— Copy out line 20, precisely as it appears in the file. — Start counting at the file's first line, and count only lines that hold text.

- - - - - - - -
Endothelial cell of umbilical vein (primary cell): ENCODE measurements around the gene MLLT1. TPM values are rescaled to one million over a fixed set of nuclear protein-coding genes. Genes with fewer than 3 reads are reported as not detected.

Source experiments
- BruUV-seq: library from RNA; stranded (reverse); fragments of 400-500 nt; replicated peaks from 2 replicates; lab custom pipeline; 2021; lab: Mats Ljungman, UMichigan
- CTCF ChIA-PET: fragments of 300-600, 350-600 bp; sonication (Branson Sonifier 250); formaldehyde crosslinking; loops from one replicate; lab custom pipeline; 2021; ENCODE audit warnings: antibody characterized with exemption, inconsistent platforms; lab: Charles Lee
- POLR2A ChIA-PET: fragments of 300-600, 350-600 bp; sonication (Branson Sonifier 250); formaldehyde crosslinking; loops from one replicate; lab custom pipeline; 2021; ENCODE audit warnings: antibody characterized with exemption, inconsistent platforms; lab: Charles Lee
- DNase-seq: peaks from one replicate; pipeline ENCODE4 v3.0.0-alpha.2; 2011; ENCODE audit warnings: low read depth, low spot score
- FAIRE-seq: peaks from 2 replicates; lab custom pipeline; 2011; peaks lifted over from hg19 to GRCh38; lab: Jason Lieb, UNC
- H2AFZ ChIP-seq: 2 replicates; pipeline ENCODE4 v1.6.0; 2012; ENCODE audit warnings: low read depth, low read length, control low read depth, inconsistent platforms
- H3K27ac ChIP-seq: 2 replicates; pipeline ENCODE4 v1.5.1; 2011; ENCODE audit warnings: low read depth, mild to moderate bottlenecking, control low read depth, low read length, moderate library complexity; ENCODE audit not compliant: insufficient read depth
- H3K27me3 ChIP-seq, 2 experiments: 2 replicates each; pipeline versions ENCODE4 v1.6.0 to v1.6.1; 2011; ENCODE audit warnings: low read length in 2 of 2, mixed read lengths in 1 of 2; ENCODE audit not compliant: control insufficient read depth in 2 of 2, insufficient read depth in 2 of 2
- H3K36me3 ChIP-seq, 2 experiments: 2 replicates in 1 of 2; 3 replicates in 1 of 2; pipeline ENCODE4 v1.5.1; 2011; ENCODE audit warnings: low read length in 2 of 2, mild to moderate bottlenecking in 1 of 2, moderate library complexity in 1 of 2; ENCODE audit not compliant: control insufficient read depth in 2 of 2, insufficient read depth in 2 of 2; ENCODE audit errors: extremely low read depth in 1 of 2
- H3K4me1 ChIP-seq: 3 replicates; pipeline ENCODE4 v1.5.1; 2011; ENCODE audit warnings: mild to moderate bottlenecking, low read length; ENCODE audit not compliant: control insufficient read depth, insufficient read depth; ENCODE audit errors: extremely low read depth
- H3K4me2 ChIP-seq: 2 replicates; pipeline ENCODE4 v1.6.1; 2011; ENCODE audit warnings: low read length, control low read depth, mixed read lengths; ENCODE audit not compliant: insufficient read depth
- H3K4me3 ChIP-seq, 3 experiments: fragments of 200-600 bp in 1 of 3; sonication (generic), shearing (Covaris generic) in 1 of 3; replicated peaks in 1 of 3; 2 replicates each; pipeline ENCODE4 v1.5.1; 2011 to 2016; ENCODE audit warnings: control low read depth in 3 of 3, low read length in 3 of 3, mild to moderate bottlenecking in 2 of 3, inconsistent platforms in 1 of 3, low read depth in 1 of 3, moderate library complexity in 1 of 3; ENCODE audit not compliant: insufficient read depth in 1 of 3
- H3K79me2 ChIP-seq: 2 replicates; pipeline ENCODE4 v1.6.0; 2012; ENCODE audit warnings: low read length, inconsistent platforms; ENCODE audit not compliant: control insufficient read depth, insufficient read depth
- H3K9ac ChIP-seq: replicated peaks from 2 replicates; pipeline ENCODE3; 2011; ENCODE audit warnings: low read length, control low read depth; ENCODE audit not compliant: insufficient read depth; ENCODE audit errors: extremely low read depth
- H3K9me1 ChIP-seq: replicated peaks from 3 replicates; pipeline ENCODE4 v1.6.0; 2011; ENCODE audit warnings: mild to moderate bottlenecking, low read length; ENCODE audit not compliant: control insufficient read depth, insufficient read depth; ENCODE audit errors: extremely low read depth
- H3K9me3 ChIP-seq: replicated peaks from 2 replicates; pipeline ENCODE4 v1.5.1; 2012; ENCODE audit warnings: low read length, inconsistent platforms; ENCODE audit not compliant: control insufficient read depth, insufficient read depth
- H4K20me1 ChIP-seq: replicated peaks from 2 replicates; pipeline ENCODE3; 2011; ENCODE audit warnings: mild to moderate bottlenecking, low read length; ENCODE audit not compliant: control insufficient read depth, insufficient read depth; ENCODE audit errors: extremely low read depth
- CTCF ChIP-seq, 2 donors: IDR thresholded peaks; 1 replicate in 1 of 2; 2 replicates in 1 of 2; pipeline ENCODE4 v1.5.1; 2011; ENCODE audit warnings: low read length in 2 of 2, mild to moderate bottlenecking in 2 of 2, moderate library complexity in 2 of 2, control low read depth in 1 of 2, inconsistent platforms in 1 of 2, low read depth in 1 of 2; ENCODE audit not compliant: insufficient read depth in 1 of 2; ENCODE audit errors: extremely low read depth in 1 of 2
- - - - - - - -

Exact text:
- CTCF ChIP-seq, 2 donors: IDR thresholded peaks; 1 replicate in 1 of 2; 2 replicates in 1 of 2; pipeline ENCODE4 v1.5.1; 2011; ENCODE audit warnings: low read length in 2 of 2, mild to moderate bottlenecking in 2 of 2, moderate library complexity in 2 of 2, control low read depth in 1 of 2, inconsistent platforms in 1 of 2, low read depth in 1 of 2; ENCODE audit not compliant: insufficient read depth in 1 of 2; ENCODE audit errors: extremely low read depth in 1 of 2